Source: Gandhi and Anarchy by C. Shankaran Nair

In another piece dated December 6, 1921, she says, “Two days back I had occasion to read a report given by a refugee in Calicut. A pregnant woman carrying 7 months was cut through the abdomen by a rebel and she was lying dead on the way with the dead child projecting out of the womb. How horrible! Another: a baby of six months was snatched away from the breast of his own mother and cut into two pieces”. In another incident, a Nair lady was stripped naked by the rebels in front of her Husband and brothers who were made to stand with their hands tied and she was being raped in front of them. When they tried to shut their eyes they were forced at the point of swords to watch as the Moplah men committed rape on her and eventually killed her. 

In broad daylight, 25 men who opposed accepting Islam were killed and put into a well. One of them narrowly escaped and went to the hospital where he described this incident. The Maharani of Nilambur wrote a letter signed by hundreds of Hindu women and was addressed to Lady Reading, the Viceroy Rufus Isaacs (Lord Reading).

Source: Gandhi and Anarchy by C. Shankaran Nair

In 1957, E.M.S. Namboodiripad headed the first democratically elected communist party in the country. During his second term in 1967, he created Muslim majority Malappuram district by combining those taluks which were the epicentre of the outrage of 1921. Some critics denounced it by calling it the illegitimate child of the two-nation theory labelling it as Moplastan. 

In response to the incidents of Malabar, Gandhi and the Congress passed a resolution in the Ahmedabad session of Congress in December 1921. This resolution was the ultimate act of desecration for the innocent Hindu lives. They said that the “disturbance” in Malabar was not due to the Khilafat movement. It was due to the reasons “wholly unconnected” to the Khilafat movement and it would not have occurred if the message of non-violence was allowed to reach the people. The Congress was of the opinion that these incidents could have been prevented if the authorities of Malabar had accepted the assistance offered by Maulana Yakub Hassan. These statements are captured in the minutes of the Congress proceedings which can be referred to by our readers. Not even a single word of disagreement was uttered against the Ali brothers or the Khilafat volunteers in order to preserve the so-called Hindu-Muslim unity. Hasrat Mohani in his account justified this act by saying that the Moplah committed these acts because they were afraid of the army contingent of the British in that region and they thought that the Hindus had invited the army therefore the “Dara hua Musalman” decided to wake up and massacre Hindu. Apparently, the infamous slogan that we so dearly chant, Inquilab Zindabad was given by the same Maulana Hasrat Mohani. He became so dear to Jawahar Lal Nehru that Nehru framed his photo in the gallery of freedom fighters. As recent as 2014, former Vice-president of India Shir Hamid Ansari released a postage stamp in honour of Hasrat Mohani.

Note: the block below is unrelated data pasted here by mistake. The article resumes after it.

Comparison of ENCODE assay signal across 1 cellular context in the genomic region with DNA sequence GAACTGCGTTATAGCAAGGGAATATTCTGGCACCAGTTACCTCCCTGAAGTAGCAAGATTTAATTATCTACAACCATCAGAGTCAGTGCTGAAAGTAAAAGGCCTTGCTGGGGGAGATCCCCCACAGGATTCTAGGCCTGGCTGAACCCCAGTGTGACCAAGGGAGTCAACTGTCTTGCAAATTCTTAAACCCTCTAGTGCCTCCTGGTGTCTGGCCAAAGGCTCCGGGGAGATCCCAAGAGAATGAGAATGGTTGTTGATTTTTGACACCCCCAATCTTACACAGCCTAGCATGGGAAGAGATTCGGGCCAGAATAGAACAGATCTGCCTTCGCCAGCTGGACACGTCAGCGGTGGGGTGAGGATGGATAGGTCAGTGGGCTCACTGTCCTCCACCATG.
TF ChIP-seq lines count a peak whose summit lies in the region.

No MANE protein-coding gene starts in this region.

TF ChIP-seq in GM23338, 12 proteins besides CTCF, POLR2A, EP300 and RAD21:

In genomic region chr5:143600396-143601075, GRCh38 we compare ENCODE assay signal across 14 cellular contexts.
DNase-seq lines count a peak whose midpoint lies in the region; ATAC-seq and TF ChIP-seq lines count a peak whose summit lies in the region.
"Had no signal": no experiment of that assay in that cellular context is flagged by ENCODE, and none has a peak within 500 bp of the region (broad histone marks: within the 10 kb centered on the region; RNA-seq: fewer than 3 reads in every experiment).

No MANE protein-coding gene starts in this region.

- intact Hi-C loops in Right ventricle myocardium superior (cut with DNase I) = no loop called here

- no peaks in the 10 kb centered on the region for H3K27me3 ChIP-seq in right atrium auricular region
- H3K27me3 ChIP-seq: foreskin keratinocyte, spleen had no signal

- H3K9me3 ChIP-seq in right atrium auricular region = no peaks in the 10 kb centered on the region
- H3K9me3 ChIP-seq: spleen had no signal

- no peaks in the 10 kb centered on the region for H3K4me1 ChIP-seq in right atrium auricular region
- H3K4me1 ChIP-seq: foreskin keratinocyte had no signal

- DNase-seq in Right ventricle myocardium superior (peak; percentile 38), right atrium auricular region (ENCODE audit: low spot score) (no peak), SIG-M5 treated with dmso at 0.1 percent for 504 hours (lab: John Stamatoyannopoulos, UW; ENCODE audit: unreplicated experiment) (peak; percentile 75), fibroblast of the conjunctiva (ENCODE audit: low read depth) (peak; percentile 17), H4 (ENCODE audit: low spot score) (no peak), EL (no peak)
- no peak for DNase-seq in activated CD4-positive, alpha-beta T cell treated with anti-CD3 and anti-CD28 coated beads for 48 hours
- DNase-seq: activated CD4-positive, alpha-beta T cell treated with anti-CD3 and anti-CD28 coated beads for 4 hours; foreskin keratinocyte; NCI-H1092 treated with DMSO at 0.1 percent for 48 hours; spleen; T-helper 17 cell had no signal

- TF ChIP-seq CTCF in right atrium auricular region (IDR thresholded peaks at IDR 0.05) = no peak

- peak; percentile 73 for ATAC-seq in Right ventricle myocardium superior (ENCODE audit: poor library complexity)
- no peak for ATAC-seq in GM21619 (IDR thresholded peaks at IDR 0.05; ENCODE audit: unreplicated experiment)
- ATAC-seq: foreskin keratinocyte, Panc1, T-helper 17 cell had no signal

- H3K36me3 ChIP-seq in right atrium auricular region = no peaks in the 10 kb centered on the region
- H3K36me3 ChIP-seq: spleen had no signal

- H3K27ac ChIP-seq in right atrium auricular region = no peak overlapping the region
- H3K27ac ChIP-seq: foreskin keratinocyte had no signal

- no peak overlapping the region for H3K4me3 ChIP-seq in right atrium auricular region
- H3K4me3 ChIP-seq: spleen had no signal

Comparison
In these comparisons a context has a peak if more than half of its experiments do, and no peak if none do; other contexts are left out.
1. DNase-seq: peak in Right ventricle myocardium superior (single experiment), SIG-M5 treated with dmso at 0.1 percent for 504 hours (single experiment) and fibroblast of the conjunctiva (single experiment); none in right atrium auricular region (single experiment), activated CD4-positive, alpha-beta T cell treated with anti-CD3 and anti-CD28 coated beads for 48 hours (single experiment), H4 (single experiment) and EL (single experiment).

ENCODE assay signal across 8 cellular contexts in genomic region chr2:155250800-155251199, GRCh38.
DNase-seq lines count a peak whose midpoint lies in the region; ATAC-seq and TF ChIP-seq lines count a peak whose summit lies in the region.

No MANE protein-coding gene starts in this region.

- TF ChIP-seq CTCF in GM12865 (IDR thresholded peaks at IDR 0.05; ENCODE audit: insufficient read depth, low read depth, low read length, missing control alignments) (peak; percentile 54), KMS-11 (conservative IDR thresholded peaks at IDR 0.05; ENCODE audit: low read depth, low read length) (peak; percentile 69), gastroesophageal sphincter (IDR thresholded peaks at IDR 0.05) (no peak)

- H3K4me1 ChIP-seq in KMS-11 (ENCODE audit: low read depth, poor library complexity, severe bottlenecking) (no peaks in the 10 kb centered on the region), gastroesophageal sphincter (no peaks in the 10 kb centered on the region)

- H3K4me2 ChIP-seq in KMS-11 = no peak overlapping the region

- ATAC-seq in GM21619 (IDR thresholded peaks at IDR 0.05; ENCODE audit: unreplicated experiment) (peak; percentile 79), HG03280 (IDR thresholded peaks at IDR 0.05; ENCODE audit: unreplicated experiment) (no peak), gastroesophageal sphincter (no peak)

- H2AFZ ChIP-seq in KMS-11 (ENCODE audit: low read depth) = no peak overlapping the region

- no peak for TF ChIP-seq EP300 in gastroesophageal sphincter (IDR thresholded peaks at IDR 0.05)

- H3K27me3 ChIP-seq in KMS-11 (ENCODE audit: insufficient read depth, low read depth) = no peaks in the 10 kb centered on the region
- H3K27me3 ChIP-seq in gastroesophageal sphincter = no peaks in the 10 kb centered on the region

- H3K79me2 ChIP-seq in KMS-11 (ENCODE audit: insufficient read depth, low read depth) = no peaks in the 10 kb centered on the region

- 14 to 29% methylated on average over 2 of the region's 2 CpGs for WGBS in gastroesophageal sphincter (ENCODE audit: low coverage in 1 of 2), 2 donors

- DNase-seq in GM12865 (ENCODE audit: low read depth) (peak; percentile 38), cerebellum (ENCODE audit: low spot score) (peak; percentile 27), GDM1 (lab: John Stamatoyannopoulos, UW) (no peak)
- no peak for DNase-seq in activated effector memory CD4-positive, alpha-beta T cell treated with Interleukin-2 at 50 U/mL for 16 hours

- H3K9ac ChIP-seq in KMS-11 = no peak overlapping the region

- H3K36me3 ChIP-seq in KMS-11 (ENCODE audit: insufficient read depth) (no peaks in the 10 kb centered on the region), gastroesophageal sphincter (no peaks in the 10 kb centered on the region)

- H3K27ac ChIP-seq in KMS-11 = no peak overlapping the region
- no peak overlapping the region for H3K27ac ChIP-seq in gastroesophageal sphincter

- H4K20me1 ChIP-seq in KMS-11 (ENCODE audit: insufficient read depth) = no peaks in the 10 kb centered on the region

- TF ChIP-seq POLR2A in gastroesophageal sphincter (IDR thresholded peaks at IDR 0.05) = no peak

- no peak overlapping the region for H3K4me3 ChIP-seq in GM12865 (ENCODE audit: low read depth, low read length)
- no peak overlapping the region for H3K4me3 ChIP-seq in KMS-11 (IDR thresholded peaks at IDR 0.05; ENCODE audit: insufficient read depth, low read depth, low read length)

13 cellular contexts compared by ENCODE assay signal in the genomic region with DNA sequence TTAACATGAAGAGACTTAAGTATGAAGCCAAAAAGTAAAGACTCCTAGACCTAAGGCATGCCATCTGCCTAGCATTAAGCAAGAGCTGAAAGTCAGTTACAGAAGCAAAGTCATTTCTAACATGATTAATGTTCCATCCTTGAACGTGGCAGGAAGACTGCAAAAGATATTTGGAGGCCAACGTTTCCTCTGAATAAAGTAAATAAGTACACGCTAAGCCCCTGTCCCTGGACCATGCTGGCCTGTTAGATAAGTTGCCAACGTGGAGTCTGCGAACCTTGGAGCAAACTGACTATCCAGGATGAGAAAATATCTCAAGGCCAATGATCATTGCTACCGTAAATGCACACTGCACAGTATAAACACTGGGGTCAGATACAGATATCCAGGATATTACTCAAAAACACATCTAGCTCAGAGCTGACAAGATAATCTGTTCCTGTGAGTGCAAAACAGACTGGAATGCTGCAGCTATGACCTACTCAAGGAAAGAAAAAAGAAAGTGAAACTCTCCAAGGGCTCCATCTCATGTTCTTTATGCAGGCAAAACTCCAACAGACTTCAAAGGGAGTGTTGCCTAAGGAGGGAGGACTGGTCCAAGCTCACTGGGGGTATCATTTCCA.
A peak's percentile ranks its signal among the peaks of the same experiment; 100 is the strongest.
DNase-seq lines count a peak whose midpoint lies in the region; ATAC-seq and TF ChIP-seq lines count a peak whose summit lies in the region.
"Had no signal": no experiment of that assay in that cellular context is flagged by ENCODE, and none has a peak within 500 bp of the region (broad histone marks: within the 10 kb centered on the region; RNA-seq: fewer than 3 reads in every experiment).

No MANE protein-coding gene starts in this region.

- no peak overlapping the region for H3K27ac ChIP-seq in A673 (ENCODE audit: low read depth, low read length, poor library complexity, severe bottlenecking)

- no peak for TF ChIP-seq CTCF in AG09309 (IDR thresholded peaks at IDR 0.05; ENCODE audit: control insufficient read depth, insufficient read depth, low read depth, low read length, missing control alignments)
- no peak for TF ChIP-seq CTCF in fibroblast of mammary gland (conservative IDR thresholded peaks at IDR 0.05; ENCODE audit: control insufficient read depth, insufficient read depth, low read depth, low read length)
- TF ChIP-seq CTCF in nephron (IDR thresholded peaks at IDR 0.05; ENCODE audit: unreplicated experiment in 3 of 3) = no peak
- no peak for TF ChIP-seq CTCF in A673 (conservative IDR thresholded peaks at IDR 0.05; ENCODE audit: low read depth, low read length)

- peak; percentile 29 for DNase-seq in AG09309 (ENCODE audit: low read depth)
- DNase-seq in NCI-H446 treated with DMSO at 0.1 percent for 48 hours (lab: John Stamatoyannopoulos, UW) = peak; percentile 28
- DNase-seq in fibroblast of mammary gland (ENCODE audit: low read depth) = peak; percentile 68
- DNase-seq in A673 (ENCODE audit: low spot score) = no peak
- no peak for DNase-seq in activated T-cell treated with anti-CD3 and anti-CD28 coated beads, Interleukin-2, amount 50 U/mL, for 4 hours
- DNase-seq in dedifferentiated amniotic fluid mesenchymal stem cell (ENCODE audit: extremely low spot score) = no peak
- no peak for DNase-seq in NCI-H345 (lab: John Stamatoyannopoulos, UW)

It becomes mighty relevant to quote B.R. Ambedkar in matters of personal propaganda by these politicians, so let us quote him in the matter that matters the most. Ambedkar in his book Pakistan or the Partition of India says,

“It was the result of the agitation carried out by two Muslim organisations, the Khuddam-i-Kaba (Servants of the Mecca Shrine) and the Central Khilafat Committee. Agitators actually preached the doctrine that India under the British Government is Dar-ul-Harab and that the Muslims must fight against it and if they could not, they must carry out the alternative principle of Hijrat”.